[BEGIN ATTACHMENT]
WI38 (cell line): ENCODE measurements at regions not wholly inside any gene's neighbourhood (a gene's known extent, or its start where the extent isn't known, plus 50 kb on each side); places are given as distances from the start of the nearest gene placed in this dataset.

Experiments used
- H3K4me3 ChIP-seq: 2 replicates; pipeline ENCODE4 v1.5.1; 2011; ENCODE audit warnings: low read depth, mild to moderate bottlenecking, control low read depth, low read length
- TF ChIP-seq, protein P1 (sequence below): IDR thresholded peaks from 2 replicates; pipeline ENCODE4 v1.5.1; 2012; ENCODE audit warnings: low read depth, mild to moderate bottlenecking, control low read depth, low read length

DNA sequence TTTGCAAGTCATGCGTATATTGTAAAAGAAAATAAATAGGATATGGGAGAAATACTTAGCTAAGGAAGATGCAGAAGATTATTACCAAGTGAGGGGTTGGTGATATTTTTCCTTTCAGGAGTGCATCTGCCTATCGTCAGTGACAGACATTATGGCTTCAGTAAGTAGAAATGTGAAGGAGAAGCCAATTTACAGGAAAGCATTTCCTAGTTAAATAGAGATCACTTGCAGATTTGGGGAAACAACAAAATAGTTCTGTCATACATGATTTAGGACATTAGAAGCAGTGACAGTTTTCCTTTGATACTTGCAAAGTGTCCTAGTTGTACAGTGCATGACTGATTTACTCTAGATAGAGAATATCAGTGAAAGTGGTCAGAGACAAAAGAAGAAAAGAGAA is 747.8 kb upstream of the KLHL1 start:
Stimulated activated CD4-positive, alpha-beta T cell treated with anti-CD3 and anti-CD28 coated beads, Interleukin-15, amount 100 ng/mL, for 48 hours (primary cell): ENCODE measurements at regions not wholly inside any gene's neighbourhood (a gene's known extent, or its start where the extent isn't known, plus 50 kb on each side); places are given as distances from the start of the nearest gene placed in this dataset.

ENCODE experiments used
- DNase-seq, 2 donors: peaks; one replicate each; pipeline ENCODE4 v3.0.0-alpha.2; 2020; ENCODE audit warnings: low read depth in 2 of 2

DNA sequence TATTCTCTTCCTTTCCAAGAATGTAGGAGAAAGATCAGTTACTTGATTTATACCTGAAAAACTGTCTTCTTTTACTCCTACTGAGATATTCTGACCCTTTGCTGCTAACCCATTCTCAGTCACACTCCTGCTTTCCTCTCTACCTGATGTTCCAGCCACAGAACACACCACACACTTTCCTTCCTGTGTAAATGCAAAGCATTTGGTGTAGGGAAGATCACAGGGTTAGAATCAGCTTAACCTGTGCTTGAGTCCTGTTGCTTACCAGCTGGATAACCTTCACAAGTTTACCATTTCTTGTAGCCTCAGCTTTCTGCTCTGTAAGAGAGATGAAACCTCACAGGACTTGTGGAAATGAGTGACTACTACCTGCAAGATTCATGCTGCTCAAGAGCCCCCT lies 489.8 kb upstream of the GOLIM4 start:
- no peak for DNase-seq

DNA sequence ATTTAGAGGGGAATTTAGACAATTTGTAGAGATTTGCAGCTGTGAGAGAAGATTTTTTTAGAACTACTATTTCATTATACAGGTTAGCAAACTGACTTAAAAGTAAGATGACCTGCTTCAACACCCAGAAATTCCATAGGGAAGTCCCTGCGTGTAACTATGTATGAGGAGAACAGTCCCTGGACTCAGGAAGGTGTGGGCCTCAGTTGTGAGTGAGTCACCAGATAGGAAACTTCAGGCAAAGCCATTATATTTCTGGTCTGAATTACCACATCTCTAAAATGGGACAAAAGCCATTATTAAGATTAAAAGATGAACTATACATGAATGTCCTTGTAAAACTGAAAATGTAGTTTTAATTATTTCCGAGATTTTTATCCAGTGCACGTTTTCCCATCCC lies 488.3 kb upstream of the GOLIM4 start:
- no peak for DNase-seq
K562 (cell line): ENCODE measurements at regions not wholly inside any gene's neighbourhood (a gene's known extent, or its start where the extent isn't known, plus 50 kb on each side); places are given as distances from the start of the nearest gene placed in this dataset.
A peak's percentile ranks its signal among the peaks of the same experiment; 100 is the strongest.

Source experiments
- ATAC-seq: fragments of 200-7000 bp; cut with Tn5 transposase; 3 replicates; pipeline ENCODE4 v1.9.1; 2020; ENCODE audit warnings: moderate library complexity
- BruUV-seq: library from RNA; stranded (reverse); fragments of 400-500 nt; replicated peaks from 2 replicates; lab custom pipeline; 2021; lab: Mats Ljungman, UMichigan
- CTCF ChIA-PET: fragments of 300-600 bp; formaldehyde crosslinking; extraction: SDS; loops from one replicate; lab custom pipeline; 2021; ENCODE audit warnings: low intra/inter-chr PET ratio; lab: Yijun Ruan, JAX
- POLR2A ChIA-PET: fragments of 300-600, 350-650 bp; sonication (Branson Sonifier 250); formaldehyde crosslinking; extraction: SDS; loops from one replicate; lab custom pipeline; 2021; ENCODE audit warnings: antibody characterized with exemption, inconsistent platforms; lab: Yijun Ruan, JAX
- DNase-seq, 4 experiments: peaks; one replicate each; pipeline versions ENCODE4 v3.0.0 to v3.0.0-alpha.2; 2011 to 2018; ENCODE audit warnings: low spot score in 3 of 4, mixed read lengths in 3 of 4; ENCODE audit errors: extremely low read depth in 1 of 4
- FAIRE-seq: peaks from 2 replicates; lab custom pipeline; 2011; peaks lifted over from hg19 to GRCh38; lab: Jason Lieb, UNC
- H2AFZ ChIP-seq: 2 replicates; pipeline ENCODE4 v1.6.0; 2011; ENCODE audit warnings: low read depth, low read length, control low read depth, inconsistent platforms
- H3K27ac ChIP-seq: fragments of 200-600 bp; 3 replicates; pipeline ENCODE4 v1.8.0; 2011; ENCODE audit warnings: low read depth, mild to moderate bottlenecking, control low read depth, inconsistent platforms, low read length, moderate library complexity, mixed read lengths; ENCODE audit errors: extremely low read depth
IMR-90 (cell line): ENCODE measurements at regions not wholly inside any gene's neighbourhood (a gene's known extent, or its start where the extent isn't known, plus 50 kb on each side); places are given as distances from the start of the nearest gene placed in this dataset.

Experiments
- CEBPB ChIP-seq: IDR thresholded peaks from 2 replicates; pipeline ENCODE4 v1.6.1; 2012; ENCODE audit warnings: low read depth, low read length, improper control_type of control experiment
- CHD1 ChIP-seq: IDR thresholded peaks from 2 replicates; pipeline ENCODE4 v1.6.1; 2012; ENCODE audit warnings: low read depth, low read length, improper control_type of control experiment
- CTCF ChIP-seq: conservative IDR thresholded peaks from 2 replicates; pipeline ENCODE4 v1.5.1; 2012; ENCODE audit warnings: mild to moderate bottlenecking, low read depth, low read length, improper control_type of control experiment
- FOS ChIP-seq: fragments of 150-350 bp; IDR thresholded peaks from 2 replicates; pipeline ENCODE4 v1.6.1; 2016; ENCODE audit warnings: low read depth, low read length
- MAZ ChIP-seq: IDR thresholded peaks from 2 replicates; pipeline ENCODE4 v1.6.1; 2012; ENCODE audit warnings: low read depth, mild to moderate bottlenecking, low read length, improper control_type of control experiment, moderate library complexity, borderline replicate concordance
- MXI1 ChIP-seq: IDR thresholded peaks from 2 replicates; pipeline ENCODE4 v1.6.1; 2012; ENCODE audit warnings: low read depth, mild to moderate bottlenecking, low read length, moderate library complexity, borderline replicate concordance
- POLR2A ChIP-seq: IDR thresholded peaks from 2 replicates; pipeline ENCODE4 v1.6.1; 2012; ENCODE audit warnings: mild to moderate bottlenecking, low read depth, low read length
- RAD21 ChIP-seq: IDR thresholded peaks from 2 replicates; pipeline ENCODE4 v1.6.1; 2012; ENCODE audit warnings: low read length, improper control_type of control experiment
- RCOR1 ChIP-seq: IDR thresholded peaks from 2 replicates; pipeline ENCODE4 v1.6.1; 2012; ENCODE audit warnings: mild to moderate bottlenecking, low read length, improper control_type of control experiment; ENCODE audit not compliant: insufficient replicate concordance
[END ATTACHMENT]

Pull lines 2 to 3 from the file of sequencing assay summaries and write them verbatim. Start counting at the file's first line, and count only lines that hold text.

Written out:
Experiments used
- H3K4me3 ChIP-seq: 2 replicates; pipeline ENCODE4 v1.5.1; 2011; ENCODE audit warnings: low read depth, mild to moderate bottlenecking, control low read depth, low read length